Jump to Content Jump to Main Navigation

11 Certainty and Completeness

Michael Furmston, G J Tolhurst, Eliza Mik

From: Contract Formation: Law and Practice (2nd Edition)

Michael Furmston, Gregory Tolhurst

From: Oxford Legal Research Library (http://olrl.ouplaw.com). (c) Oxford University Press, 2022. All Rights Reserved.date: 23 May 2022

Subject(s):
Construction of contract — Formation of contract — Interpretation of contract — Performance of contract — Termination/unwinding of contract — Validity of contract

This chapter discusses the issues of uncertainty and incompleteness in contract formation. A contract is said to be void if it is uncertain or incomplete. A term contained in the contract will be uncertain if it totally lacks meaning or if a court cannot determine the meaning the parties intended. Generally, a contract will be void for uncertainty if it is not possible to prescribe meaning to an essential term. A term will be incomplete if it does not adequately deal with an issue that has arisen under the contract and which falls within its subject matter. A contract will be void for being incomplete if any incomplete term or terms are essential to the contract and cannot be supplied by some gap-filling technique. The chapter also covers agreements to agree and agreements to negotiate, and methods by which the courts and the parties resolve uncertainty and incompleteness.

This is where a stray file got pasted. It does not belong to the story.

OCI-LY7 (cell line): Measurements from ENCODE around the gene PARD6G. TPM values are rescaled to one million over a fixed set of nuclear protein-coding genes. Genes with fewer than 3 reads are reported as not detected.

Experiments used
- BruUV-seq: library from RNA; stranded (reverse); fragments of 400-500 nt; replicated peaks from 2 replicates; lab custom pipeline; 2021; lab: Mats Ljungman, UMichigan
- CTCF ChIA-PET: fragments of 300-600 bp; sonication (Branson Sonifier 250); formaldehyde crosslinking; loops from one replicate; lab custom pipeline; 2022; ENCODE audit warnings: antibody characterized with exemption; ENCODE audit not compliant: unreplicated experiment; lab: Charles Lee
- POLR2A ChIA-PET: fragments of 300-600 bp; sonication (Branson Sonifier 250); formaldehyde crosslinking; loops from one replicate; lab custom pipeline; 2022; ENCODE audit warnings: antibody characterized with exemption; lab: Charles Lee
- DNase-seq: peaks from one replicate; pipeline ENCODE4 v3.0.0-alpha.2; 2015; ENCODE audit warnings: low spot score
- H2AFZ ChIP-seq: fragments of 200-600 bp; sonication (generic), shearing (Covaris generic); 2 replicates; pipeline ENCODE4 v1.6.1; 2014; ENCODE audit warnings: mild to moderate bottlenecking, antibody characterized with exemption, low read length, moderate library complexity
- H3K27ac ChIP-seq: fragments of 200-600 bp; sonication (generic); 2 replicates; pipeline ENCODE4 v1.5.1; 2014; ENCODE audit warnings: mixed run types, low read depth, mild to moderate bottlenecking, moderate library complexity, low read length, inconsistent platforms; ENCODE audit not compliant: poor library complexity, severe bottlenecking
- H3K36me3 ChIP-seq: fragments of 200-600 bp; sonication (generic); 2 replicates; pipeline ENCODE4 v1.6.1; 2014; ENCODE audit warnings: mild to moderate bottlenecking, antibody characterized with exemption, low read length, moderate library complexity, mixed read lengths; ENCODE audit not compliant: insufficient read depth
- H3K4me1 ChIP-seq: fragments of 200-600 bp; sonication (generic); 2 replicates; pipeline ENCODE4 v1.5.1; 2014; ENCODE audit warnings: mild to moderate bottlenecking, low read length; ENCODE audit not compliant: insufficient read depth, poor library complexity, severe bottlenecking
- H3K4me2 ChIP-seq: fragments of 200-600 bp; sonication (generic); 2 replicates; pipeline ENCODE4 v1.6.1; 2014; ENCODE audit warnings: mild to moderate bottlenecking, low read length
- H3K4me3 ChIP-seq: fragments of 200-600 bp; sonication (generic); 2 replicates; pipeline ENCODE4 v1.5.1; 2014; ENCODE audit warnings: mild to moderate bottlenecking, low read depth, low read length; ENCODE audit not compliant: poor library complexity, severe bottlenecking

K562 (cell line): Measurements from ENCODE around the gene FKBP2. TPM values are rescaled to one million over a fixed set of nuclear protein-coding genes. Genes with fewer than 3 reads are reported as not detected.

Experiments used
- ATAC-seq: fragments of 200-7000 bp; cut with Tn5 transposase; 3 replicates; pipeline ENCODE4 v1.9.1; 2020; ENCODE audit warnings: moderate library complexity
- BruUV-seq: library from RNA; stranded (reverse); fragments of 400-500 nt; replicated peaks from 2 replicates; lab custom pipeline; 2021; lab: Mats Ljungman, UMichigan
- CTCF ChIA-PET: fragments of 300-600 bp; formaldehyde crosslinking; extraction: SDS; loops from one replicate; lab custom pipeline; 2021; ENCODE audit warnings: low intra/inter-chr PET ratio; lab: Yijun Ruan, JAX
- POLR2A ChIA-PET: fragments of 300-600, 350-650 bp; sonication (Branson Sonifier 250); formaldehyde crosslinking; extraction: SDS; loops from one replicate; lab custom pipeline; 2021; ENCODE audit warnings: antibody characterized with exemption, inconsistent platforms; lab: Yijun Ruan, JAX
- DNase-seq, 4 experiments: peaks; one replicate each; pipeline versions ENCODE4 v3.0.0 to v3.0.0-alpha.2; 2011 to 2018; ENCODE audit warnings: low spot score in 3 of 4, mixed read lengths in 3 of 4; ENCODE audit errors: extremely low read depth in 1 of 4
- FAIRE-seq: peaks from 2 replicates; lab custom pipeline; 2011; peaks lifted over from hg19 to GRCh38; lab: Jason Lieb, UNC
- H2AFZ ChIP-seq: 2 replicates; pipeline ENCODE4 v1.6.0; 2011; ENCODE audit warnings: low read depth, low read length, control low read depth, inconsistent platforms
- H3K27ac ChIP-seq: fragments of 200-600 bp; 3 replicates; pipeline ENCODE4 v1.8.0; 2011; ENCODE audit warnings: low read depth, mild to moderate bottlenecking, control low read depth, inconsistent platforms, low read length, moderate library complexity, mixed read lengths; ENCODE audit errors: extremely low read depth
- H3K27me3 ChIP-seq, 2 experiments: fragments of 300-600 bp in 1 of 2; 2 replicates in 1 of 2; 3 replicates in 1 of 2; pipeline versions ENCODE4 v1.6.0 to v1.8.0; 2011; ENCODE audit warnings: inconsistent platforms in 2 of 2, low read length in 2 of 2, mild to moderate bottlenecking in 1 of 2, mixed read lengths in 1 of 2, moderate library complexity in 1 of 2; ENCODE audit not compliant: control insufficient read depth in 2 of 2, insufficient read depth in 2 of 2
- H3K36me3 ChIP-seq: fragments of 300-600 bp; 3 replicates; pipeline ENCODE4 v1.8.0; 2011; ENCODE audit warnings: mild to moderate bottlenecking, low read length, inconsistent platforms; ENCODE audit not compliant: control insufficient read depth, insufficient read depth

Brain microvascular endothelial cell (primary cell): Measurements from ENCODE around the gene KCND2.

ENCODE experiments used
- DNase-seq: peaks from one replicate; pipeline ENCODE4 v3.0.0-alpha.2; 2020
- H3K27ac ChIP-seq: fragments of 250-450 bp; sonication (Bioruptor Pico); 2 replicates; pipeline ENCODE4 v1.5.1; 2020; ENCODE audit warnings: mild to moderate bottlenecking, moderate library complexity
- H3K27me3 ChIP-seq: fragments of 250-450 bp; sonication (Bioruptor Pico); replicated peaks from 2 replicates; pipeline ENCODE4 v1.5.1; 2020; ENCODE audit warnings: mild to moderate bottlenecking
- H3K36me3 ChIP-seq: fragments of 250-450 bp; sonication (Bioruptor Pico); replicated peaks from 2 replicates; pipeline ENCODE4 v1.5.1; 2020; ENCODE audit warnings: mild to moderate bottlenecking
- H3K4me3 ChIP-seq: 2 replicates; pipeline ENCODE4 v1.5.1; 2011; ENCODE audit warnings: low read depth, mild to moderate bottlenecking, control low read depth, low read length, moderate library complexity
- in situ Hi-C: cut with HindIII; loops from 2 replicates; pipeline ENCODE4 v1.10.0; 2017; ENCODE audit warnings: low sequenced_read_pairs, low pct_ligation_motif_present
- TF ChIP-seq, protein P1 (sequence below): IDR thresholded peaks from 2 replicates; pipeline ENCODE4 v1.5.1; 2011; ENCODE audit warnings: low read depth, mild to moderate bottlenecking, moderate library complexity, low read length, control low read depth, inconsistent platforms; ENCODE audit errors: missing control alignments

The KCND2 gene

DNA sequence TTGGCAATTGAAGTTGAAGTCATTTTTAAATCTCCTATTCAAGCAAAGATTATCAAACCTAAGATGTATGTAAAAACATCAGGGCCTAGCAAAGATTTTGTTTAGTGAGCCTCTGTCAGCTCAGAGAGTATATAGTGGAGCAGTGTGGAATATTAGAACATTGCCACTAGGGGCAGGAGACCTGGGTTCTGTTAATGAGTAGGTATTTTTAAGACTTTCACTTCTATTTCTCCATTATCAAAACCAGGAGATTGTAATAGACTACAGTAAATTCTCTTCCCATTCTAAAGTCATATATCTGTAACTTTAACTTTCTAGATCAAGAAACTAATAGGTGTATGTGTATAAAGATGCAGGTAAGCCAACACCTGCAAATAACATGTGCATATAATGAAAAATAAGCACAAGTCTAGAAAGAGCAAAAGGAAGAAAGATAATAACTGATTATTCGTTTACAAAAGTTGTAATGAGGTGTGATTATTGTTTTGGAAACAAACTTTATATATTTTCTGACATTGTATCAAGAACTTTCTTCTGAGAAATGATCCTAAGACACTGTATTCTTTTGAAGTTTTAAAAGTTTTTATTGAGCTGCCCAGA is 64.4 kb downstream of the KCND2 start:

Users without a subscription are not able to see the full content. Please, subscribe or login to access all content.